portraits-of-america:

     “They make it sound as if it’s an issue of safety for them and their kids, but deep down inside, they just want to tell trans people that they aren’t people, and don’t deserve to be treated with dignity. It’s about taking someone’s humanity. They did it to my relatives when they tried to drive down South and go to the bathroom or get a glass of water. They did it during the civil rights movement, and Jim Crow, when there were different bathrooms and water fountains. To them, it’s about making trans people feel less than human. I hope people start to realize that it speaks about their own morality that they want to legislate a basic bodily function, but if you ask them about their taxes or something else, they would say that the government should stay out of their business.
     “We have a family friend who is a judge and a legal scholar, and he used to say to conservatives, ‘Conserve what?’ I fill in the blank with, ‘A society where certain people have power and control and they can take your humanity.’ They say they are conservative but you can find all these things in their beliefs that speak against small government. You look at them and say, ‘Yeah, you really are conservative. You want to conserve a way of life that’s comfortable for you but not for other people. You want to conserve a way of life that doesn’t make the American Dream possible for everybody, only for those you find amenable.”

When he was a little boy, Sam Vimes had thought that the very rich ate off gold plates and lived in marble houses.
  
He’d learned something new: the very very rich could afford to be poor. Sybil Ramkin lived in the kind of poverty that was only available to the very rich, a poverty approached from the other side. Women who were merely well-off saved up and bought dresses made of silk edged with lace and pearls, but Lady Ramkin was so rich she could afford to stomp around the place in rubber boots and a tweed skirt that had belonged to her mother. She was so rich she could afford to live on biscuits and cheese sandwiches. She was so rich she lived in three rooms in a thirty-four-roomed mansion; the rest of them were full of very expensive and very old furniture, covered in dust sheets.
  
The reason that the rich were so rich, Vimes reasoned, was because they managed to spend less money.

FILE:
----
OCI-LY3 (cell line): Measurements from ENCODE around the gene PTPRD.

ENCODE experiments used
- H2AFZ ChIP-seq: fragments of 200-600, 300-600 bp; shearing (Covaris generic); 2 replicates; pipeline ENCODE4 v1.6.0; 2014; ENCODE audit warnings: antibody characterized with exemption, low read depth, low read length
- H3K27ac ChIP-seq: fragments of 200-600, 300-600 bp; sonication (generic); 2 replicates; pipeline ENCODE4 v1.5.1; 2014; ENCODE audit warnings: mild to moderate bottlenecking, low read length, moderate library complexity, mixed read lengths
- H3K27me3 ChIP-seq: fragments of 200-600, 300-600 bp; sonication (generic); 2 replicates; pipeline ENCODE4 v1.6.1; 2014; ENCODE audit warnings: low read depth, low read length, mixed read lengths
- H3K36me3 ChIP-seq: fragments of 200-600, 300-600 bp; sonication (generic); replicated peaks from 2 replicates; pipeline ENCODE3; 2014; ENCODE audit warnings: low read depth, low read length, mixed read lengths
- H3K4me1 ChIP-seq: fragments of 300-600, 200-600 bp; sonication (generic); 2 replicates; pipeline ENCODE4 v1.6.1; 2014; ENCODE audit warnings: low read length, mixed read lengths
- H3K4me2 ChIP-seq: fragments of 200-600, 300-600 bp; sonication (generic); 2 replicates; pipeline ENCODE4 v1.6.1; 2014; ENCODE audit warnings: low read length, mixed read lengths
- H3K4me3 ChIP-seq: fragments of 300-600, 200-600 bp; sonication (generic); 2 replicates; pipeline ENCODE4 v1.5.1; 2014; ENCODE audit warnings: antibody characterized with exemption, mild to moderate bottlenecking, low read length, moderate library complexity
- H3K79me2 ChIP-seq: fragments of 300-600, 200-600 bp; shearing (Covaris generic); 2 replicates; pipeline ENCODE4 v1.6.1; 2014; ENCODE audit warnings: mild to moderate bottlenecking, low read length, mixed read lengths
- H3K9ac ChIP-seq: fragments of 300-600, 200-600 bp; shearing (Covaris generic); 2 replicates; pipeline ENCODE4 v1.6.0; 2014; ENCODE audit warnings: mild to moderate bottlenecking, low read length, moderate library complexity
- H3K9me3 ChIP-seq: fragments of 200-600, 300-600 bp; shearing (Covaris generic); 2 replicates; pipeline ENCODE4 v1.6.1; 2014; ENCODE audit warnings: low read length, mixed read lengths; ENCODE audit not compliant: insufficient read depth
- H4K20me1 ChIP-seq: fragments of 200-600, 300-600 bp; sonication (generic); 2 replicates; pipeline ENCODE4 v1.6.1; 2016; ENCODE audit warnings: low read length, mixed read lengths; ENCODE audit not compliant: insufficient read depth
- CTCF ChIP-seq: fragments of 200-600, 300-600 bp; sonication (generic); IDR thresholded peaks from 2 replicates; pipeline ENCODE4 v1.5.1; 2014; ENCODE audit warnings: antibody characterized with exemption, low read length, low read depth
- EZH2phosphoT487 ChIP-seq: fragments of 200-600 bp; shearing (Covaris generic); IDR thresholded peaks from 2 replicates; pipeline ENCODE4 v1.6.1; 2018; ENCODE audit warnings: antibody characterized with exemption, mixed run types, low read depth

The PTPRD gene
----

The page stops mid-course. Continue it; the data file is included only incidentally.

Take boots, for example. He earned thirty-eight dollars a month plus allowances. A really good pair of leather boots cost fifty dollars. But an affordable pair of boots, which were sort of OK for a season or two and then leaked like hell when the cardboard gave out, cost about ten dollars. Those were the kind of boots Vimes always bought, and wore until the soles were so thin that he could tell where he was in Ankh-Morpork on a foggy night by the feel of the cobbles.
   
But the thing was that good boots lasted for years and years. A man who could afford fifty dollars had a pair of boots that’d still be keeping his feet dry in ten years’ time, while a poor man who could only afford cheap boots would have spent a hundred dollars on boots in the same time and would still have wet feet.
   
This was the Captain Samuel Vimes “Boots” theory of socioeconomic unfairness.

Men at Arms

by Terry Pratchett (via

teapiratebesides

)

I actually use this example of boots when I talk about how expensive it is to be poor irl tho, Sir Terry knew what he was fuckin on about.

(via wrotemyown)

storiesfromthevoices:

thefingerfuckingfemalefury:

whysperforsugar:

micdotcom:

Watch: 10 thing you may not have known about Donald Trump — including the first time he tried all of this

??????????????????????????

An important reminder that Donald Trump is literally a rapist who brutally sexually assaulted his wife

Do not forget the child rape case filed against him a few months ago and completely ignored by the media.

http://www.huffingtonpost.com/lisa-bloom/why-the-new-child-rape-ca_b_10619944.html

shadesofmauve:

thenoisyfrog:

If you want a vocabulary factory, just get @shadesofmauve’s family drinking and you’ll have a plethora of words to choose from!
~R, while complaining about resume word choice

:D

Caution at this juncture is imperative, lest my cranium burst from hubris.

The Importance of Mary Sue

geekmehard:

unwinona:

When I was in Ninth Grade, I won a thing.  

That thing, in particular, was a thirty dollar Barnes & Noble gift certificate.  I was still too young for a part-time job, so I didn’t have this kind of spending cash on me, ever.  I felt like a god.